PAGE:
It wasn't that long ago the best way to travel cross-country was by train. A year-long celebration started this week that marks the Transcontinental Railroad which is now 150 years old.
The party started rolling along with help from a nearly 80-year-old steam locomotive.
The Big Boy No. 4014 rolled across the Wyoming plains near Cheyenne. It's longer than two city buses, weighs more than a fully-loaded Boeing 747, and is able to pull the equivalent of 16 Statues of Liberty over a mountain. The Big Boy made a reappearance after some 70 years of retirement.
Big Boy engines hauled freight between Wyoming and Utah in the 1940s and 1950s. Of the 25 built by the American Locomotive Company in Schenectady, New York, from 1941 to 1944, eight remain.
Today, thanks to five years of restoration, only No. 4014 is operational. Ed Dickens headed up the restoration. Ed says, "it looks really complex and complicated, somewhat intimidating. When you learn about steam locomotives, all of those valves have a specific purpose."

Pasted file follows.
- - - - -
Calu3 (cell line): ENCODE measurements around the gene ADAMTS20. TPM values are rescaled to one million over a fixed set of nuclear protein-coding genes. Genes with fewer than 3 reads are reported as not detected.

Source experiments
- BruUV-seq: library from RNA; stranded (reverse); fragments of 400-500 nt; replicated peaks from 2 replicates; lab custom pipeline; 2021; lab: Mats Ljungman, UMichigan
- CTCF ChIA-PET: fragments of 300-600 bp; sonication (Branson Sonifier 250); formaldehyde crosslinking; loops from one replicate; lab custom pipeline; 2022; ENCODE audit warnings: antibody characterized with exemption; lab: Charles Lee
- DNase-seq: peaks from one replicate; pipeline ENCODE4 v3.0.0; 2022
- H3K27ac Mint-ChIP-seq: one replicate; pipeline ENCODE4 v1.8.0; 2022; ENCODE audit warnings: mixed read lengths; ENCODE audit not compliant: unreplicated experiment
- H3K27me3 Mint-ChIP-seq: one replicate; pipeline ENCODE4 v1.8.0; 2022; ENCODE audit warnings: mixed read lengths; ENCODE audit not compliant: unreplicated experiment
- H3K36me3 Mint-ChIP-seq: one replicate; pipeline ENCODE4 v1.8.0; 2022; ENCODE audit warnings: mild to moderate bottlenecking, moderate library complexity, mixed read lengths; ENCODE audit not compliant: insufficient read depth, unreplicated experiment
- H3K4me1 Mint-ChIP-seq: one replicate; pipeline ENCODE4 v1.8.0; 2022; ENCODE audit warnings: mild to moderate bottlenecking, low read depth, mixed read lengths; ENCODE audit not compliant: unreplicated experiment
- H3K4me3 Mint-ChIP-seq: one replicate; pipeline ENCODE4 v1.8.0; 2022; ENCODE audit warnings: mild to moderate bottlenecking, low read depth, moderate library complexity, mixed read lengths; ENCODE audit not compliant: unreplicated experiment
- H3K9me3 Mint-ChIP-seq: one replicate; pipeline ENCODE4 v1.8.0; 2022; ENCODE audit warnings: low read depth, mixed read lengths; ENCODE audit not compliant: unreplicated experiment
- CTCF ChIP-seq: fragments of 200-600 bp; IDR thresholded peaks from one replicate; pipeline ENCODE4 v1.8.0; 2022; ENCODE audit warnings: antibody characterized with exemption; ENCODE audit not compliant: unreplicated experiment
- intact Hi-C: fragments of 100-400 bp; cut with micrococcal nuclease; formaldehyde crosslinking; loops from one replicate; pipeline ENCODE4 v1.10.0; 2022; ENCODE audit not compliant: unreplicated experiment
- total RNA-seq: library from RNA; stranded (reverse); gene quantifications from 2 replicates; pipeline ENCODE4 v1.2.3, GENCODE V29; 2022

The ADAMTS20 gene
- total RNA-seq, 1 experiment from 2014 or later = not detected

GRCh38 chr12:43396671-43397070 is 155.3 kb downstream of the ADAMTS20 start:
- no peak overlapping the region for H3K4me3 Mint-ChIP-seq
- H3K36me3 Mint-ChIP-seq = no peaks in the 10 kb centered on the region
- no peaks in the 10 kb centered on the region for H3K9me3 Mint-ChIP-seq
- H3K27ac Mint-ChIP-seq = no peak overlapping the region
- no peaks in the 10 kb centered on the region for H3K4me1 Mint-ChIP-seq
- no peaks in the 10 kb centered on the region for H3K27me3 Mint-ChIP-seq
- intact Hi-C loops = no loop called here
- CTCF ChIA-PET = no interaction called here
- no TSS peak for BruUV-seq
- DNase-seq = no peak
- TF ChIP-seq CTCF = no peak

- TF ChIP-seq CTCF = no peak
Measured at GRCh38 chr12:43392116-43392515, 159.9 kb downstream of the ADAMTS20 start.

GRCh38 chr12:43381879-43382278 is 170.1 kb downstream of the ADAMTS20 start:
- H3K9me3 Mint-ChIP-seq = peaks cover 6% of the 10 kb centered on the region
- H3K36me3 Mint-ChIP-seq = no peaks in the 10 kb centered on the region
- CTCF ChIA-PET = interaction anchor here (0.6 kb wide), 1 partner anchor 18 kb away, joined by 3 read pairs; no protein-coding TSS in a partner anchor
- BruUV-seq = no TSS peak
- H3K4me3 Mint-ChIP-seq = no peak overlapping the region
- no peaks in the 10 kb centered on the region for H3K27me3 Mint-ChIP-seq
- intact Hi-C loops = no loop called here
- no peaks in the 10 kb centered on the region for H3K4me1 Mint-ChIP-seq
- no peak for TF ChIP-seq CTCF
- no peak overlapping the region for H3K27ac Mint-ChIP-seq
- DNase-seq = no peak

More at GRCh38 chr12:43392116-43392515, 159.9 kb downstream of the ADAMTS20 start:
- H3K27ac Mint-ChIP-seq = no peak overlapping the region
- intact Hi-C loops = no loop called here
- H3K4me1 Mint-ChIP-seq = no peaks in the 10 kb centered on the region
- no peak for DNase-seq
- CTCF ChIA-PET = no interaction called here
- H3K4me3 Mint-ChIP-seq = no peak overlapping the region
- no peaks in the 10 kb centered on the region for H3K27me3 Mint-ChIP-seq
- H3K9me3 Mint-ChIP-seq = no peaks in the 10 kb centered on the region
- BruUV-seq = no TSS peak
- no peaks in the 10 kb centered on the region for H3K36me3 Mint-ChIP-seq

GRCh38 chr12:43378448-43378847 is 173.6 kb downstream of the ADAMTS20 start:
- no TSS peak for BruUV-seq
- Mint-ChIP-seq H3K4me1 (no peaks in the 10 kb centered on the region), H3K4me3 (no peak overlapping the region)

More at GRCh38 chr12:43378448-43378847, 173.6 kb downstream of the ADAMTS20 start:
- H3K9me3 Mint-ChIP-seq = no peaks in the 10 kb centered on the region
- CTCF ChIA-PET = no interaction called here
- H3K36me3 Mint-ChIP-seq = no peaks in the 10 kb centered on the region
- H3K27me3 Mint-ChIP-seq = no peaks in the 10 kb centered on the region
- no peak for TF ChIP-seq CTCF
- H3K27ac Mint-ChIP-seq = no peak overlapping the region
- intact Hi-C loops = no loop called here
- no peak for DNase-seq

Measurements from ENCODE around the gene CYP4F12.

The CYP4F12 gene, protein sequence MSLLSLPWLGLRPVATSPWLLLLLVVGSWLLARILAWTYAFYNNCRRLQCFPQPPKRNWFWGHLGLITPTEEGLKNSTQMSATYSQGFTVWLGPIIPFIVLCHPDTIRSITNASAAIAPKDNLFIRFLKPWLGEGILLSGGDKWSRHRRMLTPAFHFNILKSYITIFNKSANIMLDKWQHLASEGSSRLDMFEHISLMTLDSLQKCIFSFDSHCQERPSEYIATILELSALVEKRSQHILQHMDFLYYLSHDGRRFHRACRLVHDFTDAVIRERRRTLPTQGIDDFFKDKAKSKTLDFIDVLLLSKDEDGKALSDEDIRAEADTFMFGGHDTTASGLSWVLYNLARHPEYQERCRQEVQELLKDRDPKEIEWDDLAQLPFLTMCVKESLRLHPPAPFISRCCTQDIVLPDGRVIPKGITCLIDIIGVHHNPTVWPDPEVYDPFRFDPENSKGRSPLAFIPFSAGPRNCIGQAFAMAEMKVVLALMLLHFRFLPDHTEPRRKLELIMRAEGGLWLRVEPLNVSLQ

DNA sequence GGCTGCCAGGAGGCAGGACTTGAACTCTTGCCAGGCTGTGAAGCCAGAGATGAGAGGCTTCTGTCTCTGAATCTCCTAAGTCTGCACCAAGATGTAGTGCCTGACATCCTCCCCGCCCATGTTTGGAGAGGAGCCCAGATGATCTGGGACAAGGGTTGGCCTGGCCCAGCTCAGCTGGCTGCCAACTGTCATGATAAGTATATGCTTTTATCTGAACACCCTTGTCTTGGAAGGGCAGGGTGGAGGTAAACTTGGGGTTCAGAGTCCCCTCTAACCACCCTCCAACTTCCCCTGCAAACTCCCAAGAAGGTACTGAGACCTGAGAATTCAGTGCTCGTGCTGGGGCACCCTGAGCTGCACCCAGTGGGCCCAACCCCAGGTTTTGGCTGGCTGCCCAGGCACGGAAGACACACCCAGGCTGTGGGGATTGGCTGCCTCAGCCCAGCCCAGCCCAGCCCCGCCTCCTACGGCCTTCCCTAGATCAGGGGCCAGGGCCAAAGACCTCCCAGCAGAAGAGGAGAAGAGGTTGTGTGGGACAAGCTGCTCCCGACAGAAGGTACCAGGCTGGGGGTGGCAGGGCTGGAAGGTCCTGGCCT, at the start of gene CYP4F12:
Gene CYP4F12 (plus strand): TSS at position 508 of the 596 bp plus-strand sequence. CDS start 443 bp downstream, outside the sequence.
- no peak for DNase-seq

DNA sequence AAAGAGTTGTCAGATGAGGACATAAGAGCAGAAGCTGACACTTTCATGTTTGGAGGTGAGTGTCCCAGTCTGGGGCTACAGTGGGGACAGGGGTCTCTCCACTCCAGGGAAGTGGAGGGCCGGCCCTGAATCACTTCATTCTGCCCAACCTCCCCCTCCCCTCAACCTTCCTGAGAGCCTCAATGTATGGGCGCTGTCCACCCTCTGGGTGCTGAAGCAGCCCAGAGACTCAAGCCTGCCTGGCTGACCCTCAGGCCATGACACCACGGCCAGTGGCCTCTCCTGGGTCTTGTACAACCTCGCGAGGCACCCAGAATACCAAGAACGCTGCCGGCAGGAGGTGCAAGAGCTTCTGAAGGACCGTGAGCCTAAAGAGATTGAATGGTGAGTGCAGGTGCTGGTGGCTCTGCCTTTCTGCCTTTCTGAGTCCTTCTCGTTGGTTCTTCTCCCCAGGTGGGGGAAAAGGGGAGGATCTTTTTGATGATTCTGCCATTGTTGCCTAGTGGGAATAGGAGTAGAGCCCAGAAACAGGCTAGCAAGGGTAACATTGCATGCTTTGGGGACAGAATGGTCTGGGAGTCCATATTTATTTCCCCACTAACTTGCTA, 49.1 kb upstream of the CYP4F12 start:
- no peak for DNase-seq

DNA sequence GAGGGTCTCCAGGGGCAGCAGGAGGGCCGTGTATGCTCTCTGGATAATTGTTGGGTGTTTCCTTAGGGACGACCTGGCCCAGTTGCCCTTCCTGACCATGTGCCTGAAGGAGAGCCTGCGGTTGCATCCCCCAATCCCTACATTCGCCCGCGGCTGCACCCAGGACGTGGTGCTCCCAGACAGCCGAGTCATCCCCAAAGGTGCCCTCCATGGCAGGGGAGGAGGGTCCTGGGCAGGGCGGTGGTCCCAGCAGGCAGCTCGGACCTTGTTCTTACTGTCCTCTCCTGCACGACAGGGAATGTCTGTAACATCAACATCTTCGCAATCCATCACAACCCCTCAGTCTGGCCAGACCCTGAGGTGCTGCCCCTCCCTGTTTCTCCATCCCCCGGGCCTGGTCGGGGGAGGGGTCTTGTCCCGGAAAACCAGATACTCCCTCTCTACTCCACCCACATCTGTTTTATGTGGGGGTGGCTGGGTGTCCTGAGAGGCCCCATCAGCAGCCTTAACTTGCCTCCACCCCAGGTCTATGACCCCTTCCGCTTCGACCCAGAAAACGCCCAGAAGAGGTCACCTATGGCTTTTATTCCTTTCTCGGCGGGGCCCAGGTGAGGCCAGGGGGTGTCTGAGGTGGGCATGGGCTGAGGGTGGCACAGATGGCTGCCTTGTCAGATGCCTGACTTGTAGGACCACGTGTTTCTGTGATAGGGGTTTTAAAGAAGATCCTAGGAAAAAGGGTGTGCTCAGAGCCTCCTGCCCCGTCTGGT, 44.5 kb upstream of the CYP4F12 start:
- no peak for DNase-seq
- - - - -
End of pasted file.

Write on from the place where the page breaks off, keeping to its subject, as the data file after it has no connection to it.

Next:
Operating the Big Boy requires a two-person crew to monitor the 1.2 million pound machine.
"Because we rebuilt this, we designed everything to customize what I want as an engineer and what the fireman wants as a fireman, so as I'm sitting right here positioned, looking out as I need to, the speedometer is right in line with me-everything is within easy reach," says Dickens.
Engineered for steep mountain grades, each Big Boy was built with two huge engines beneath a 250-ton boiler. It's a feat still drawing crowds 150 years past the first golden spike.
If you would like to learn more about the celebrations surrounding the Transcontinental Railroad, go here.